The companies said the “revolutionary change” would allow them to “establish an unrivalled leadership position” and to develop cloud computing-compatible services.

The Cell C shake-up
Cell C set the cat among the pigeons this year when it repositioned itself as a serious competitor in data services. Despite its contrived advertising campaig—featuring comedian Trevor Noah as it’s CEO (Customer Experience Officer)—and its attempt to use the misleading term “4G” to denote “4 great service”, the former minnow of the cellphone sector has quickly won itself a horde of loyal fans thanks to it’s super-fast and competitively priced wireless broadband offering.

It’s got notoriously unreliable Telkom shaken, and Vodacom and MTN are lagging far behind. That’s round one to the little guy—the consumer that is.

TV in your pocket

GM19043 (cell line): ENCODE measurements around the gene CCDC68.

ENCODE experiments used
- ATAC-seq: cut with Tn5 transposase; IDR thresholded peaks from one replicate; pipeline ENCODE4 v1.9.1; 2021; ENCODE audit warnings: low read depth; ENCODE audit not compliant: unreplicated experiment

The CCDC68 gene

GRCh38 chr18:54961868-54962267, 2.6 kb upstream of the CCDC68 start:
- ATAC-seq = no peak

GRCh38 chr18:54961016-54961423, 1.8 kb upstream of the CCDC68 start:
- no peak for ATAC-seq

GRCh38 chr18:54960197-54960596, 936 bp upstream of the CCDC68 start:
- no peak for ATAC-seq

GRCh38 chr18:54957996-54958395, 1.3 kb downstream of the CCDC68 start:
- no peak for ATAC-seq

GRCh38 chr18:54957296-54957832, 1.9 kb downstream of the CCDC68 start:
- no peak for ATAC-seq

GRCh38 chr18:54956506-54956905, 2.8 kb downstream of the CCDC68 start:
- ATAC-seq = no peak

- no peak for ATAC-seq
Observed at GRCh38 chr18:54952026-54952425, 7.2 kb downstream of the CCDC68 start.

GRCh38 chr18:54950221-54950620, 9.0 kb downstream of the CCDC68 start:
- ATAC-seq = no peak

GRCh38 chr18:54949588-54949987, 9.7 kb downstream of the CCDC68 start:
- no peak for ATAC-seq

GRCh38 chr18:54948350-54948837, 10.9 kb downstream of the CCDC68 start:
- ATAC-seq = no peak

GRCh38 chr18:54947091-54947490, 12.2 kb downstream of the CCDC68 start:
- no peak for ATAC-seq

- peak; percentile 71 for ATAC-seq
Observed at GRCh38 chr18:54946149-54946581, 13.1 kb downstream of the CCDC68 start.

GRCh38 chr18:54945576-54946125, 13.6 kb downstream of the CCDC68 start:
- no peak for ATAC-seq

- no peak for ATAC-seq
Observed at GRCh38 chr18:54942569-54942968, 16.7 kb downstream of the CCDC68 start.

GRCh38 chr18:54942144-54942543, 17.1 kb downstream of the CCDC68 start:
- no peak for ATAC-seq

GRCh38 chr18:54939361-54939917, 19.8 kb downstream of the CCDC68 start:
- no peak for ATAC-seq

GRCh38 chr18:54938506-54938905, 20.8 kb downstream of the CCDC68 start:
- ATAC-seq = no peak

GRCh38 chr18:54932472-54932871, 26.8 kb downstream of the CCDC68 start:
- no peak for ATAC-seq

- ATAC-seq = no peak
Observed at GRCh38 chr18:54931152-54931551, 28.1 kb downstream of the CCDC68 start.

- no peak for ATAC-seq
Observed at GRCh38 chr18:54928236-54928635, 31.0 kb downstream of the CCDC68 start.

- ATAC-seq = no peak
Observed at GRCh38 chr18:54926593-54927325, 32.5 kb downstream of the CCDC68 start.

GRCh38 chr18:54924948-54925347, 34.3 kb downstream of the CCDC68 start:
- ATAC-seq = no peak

It’s taken them five years, but this November finally saw the launch of MultiChoice’s mobile television offering. DStv Mobile, which was already available in countries such as Nigeria, Ghana and Namibia, makes it possible for people to watch live television on Digital Video Broadcast Handheld-enabled—or DVB-H enabled—devices. In English, a cellphone.

The service is free at the moment, but from March next year, you’ll have to subscribe to it through your cellphone provider at a cost of R36 per month. DStv Mobile seems firmly geared towards sports nuts—there are only seven channels and four of them are sports channels.

If you have a DVB-H enabled device, such as the Nokia 5330 or Nokia N96, you should have no problem picking up the DStv signal. But to get mobile TV on say an iPhone or iPad, you’ll need to purchase a booster called the Drifta at a cost of R599.